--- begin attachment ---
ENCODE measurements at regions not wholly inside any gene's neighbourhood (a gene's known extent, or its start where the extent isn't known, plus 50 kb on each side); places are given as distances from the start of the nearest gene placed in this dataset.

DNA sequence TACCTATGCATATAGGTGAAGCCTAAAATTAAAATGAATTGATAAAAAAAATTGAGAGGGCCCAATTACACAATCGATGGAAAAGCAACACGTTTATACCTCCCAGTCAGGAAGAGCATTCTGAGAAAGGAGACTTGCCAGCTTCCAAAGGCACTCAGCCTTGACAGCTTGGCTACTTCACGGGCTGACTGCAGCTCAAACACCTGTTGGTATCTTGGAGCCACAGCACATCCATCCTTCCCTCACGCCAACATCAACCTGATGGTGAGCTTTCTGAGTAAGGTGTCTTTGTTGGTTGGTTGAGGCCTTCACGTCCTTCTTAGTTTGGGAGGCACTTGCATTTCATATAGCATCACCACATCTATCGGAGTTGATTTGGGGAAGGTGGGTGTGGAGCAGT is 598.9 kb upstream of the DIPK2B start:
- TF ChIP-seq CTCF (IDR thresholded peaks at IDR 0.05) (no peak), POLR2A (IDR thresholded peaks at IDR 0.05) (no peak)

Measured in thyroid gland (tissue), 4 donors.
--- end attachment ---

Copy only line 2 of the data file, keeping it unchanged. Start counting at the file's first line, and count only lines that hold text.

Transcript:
DNA sequence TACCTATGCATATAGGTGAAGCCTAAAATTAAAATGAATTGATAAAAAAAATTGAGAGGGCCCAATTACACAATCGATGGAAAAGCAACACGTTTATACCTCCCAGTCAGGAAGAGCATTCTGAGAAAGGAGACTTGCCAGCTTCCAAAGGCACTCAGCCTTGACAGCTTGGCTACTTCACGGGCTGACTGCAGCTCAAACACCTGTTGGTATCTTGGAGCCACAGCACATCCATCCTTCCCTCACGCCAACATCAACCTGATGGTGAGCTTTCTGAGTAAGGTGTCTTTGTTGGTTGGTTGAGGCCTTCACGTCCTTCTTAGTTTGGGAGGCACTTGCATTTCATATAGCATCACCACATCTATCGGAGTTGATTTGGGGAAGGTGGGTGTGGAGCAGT is 598.9 kb upstream of the DIPK2B start: